Caveat Emptor. Buyer Beware. If you’re not Christian, no need to get butthurt about the fact that I am. Just consider the scriptures as you would a good quote or fable.
My grandfather was the patriarch. He was an Olympic swimmer, a wealthy man, well known and respected.
I was his first grandchild. For my first birthday, he had a party. Open bar for 1200 people, at least 15 ice sculptures, 10 wedding sized cakes, and all the delicacies the world has to offer. I’m told the event was raved about for years.
That’s what the public saw.
With family, he was the fucking boss. Years ago, when the extended family would go out to eat, there were no menus. My grandfather would order for everyone. He didn’t ask us what we liked or wanted. He didn’t give a shit. He knew the restaurant, he’d picked it, and he knew what was good. The food tasted better, simply because he chose it.
Now, my father is the patriarch. The loser family members beg him for help weekly. The up-n-coming pander for his investment. Children run to him for stories of the old days. Women seek his compliments. Men seek his rewards. Couples seek his blessings. Everybody asks for his advice, few take it.
As a child, I absorbed and adopted everything in my surroundings. I recall the propaganda posters in school always said “Smile! You’ll make someone’s day!” So I smiled a lot. I was genuinely, happy. But couldn’t figure out why the strong men in my life didn’t smile. It’s what happy, successful people do, right?
“Oh well,” I shrugged, “I’ll be a better leader, a happy one.”
I was a daft little shit. A perfect nice guy. A deluded beta that didn’t deserve an ounce of what I was given.
The patriarch is strong, that’s clear. But when I look at the patriarch I see at best stoic, often burdened. Always seemingly on the edge of irritation but never actually being. Everyone around seems to think he’s feeling down circumstantially because he’s old or maybe his health is waining. Maybe he’s just got something on his mind today.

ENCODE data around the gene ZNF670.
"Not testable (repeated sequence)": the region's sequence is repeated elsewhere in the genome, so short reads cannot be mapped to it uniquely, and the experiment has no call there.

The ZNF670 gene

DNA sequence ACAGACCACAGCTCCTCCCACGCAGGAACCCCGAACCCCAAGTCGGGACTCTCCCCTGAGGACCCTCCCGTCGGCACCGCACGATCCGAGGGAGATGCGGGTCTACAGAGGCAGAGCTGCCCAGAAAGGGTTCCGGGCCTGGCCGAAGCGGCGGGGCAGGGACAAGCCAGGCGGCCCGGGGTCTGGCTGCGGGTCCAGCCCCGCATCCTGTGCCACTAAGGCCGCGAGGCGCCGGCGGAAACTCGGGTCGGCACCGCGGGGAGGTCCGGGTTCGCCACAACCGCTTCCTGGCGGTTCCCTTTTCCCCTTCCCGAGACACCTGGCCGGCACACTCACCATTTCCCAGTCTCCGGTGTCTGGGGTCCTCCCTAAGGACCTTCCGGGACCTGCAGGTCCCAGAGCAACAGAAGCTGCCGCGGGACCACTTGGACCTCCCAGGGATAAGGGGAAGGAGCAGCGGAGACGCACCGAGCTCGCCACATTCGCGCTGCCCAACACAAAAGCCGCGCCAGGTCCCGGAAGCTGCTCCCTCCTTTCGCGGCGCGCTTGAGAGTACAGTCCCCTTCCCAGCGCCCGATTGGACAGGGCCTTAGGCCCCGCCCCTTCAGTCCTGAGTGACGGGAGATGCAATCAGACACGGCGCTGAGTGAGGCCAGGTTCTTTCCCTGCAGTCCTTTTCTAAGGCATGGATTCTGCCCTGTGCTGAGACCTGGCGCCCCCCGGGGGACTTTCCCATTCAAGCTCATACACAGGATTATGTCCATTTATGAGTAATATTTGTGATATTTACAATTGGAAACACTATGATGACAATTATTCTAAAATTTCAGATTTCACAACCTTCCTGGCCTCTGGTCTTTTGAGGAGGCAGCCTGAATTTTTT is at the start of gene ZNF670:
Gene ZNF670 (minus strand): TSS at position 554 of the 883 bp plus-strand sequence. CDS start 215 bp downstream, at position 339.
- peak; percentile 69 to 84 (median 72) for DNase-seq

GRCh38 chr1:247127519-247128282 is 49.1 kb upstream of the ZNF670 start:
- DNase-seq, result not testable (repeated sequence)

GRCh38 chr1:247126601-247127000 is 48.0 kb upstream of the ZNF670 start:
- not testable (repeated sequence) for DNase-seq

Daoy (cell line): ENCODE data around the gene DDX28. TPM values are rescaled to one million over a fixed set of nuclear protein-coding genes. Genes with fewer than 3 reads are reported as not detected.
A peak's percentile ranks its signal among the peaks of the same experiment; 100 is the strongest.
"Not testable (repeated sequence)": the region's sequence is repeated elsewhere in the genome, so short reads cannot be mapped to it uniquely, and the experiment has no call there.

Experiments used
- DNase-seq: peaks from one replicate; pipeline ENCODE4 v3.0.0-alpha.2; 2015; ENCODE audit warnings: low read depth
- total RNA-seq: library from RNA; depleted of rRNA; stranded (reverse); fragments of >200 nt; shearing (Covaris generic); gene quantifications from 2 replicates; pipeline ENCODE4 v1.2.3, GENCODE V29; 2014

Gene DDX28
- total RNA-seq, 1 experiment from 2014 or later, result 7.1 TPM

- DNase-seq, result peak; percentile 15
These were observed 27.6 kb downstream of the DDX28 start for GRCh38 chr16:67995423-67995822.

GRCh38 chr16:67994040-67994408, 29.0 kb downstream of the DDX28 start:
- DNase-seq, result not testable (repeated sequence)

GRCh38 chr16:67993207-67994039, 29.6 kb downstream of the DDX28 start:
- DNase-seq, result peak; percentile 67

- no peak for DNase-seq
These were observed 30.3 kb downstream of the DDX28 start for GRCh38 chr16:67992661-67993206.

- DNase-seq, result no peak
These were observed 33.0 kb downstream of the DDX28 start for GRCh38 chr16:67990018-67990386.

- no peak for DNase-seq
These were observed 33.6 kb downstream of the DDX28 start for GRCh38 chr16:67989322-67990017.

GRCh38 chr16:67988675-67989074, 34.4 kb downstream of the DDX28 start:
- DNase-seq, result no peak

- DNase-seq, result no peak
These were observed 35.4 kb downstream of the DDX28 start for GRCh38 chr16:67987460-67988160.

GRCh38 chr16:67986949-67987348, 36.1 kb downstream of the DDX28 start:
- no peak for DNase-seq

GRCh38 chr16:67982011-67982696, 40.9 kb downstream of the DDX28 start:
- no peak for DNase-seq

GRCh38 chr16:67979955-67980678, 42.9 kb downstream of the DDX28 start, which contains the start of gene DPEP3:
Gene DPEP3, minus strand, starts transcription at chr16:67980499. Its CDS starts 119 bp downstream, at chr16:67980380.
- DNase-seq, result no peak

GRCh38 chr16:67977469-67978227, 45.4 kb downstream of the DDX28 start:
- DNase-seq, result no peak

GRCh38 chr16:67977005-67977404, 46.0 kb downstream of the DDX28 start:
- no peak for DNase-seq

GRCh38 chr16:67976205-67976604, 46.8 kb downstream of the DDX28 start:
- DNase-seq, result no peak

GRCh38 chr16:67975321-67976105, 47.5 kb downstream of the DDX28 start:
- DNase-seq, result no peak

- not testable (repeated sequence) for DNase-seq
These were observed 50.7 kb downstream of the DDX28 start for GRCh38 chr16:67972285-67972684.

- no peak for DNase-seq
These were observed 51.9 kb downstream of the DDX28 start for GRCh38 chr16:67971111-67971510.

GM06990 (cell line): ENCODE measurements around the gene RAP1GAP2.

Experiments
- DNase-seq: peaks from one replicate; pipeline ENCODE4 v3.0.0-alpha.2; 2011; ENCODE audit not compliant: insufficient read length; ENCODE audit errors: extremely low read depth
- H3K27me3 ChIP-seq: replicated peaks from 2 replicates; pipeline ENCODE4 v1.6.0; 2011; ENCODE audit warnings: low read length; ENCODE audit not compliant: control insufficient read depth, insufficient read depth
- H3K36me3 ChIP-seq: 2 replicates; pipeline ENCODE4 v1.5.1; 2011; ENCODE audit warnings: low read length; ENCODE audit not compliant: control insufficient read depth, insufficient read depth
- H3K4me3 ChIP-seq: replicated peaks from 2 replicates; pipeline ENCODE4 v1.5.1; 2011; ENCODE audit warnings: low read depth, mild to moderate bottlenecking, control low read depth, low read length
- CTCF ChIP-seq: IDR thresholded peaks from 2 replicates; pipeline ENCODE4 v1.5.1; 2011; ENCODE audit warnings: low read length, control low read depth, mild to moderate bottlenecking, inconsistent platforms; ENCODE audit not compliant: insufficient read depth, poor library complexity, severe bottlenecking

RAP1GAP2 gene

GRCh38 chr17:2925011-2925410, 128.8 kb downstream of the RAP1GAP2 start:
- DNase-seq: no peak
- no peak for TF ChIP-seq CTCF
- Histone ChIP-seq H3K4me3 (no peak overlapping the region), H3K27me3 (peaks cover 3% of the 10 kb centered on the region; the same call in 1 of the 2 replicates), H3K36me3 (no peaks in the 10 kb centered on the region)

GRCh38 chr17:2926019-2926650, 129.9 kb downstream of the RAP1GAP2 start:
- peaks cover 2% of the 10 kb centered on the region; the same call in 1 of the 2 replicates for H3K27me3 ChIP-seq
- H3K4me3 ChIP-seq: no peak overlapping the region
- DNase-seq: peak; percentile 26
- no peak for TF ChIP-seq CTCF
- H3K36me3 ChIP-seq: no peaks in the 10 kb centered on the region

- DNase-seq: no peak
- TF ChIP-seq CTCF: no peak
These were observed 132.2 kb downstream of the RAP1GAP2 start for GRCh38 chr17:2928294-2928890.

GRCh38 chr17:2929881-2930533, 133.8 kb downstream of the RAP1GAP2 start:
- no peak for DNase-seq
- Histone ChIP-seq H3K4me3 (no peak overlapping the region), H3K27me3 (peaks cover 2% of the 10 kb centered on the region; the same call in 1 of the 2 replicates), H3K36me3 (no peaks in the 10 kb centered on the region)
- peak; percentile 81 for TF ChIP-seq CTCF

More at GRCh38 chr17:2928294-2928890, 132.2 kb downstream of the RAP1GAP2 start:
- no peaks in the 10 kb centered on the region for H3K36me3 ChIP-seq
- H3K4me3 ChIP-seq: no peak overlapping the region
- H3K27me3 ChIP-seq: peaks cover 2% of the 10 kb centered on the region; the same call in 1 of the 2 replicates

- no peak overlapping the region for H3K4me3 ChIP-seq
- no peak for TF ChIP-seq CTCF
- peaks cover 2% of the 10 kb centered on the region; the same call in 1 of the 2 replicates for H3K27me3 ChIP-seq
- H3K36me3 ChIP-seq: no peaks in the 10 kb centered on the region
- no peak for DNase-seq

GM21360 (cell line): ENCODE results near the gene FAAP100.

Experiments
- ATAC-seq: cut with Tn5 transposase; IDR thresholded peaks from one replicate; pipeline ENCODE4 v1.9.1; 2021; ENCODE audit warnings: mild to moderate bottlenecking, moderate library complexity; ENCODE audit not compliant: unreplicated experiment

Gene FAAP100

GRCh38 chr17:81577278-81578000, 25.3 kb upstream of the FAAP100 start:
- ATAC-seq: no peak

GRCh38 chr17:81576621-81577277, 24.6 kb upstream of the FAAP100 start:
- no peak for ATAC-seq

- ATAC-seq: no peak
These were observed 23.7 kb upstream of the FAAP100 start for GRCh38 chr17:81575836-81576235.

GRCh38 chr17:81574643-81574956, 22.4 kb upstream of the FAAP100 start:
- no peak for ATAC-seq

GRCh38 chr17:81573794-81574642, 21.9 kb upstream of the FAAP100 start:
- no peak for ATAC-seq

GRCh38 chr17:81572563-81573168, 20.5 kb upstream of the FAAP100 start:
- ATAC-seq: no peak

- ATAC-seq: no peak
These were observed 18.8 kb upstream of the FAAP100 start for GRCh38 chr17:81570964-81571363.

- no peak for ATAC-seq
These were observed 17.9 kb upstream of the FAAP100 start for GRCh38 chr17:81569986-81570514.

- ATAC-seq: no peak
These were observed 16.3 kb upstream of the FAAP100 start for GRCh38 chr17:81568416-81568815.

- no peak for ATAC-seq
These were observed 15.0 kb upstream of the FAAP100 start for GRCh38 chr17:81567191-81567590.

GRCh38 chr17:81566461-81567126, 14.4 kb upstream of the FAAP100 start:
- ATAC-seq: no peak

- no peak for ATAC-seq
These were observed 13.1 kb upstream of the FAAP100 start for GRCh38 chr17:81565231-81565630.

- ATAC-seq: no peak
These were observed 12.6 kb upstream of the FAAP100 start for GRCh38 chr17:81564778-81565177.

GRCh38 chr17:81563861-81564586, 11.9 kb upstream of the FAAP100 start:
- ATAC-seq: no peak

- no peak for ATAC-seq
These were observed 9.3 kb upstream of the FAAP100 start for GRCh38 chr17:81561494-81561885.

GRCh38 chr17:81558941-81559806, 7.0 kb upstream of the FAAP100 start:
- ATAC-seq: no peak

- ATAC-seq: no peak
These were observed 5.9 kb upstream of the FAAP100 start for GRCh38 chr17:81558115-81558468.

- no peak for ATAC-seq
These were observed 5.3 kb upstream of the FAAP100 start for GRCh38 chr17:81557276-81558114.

But now, I know. I know why the patriarch doesn’t smile.
My scripture says, “In much wisdom is much grief, increased knowledge increases sorrow.”
The patriarch knows the truth. He knows that the world is an incredibly evil place. He knows that happiness is a myth. He sees through all the nice guys and knows women are just the most mature children in the house. He knows he can’t trust anyone. He knows emotion is weakness and stoicism power. He knows that when people are nice to him, they are just trying to get something from him, even if it’s just his attention, even if they rationalize away their selfishness; they only want to take.
He is often accused of being selfish himself, but knows self-interest, isn’t selfishness. He knows nothing is fair or innocent.
He knows if you work hard, you can provide for your family but will lack success. He knows great financial success comes from usury and manipulation, posturing and cunning. He knows that he has to choose one, and his family has a lot of needs. His desire for more honest work, often puts him in a garden, the yard, fixing up the house, or building in his work shop whenever he’s free.
He knows everyone above, beside, and below is trying to steal what he has earned, even if they don’t know it.
My scripture says, “The heart is deceitful above all things, and desperately wicked; Who can know it?” The person asking that question is God, Himself. The next line says, “I, the Lord, search the heart, I test the mind, Even to give every man according to his ways.”
This progression implies that even the omniscient, omnipotent Creator of the universe must use external tests to find out what is inside the heart. Other scriptures support this.
The patriarch knows it.
And so the patriarch is sad. He can never be happy. He can never trust. He can never be himself. He can never open up. He can never let his guard down. No sighing, no crying, just silently dying.
That’s his position in life, to die for his family, in a Christ like, sacrificial, unfair, undeserved manner. A slow death by choice.